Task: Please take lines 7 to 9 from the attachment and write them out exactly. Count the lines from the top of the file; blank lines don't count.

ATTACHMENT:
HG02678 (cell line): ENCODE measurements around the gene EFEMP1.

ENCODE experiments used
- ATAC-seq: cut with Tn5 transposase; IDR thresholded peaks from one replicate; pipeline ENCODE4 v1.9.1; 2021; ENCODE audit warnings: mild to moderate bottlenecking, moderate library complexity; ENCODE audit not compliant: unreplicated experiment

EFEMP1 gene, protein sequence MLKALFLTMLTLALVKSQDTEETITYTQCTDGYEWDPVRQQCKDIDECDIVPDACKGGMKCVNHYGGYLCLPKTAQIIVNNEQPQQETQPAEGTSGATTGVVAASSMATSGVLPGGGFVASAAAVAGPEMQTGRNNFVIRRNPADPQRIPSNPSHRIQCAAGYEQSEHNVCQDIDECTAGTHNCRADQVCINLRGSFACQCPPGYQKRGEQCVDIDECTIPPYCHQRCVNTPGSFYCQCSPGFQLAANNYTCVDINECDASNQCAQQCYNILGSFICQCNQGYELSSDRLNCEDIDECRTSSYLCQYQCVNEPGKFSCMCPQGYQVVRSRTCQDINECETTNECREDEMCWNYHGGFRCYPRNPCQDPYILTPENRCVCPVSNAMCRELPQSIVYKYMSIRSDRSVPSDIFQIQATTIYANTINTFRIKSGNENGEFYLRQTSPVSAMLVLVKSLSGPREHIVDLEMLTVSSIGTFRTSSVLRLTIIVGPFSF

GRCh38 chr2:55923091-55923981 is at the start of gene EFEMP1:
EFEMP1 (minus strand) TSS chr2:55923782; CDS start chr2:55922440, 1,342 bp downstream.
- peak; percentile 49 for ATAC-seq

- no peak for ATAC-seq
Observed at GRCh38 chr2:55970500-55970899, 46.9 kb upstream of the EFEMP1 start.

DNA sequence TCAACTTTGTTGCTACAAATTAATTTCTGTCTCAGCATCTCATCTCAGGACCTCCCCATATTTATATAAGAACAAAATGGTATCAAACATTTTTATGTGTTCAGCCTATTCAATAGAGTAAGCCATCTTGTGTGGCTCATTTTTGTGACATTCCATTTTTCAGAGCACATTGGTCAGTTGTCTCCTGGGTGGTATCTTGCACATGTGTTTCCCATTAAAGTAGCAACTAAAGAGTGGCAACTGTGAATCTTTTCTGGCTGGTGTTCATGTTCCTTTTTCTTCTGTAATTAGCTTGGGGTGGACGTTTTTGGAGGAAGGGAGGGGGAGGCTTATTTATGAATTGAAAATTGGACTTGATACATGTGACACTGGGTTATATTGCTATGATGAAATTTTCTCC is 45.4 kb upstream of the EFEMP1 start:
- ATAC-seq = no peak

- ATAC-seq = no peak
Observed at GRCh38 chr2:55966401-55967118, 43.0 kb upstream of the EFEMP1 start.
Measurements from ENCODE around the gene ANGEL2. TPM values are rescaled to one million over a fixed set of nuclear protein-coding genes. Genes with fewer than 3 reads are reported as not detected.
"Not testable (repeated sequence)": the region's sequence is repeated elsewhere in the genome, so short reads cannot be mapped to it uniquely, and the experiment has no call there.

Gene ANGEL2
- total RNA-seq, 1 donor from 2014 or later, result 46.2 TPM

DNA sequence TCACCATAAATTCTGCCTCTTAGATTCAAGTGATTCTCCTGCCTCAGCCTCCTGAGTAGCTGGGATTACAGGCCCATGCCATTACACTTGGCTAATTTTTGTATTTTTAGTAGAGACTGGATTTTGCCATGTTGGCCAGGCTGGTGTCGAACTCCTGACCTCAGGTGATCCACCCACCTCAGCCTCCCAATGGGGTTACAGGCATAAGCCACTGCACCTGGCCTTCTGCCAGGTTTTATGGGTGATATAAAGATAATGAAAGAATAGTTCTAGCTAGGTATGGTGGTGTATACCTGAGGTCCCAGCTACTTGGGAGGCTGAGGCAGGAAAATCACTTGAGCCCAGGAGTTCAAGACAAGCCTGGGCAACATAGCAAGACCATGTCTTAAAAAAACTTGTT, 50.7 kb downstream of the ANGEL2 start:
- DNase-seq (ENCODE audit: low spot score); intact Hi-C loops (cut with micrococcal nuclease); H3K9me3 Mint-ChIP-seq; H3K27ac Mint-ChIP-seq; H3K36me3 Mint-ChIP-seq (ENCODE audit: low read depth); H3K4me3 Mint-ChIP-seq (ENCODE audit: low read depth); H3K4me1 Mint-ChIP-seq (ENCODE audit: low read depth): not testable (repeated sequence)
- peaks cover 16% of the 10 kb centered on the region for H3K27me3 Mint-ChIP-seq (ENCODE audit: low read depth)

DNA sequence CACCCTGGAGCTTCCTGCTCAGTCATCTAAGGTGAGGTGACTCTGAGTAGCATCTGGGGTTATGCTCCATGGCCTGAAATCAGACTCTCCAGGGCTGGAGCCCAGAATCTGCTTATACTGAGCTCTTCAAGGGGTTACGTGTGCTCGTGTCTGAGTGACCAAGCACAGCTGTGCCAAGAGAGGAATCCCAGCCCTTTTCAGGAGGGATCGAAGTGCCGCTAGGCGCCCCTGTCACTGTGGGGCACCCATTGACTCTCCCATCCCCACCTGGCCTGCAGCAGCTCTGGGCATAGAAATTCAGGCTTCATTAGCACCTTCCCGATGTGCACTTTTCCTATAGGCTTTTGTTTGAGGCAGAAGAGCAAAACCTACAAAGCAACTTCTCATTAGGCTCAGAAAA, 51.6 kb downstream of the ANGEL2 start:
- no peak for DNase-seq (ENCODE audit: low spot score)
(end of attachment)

- peak; percentile 49 for ATAC-seq

- no peak for ATAC-seq
Observed at GRCh38 chr2:55970500-55970899, 46.9 kb upstream of the EFEMP1 start.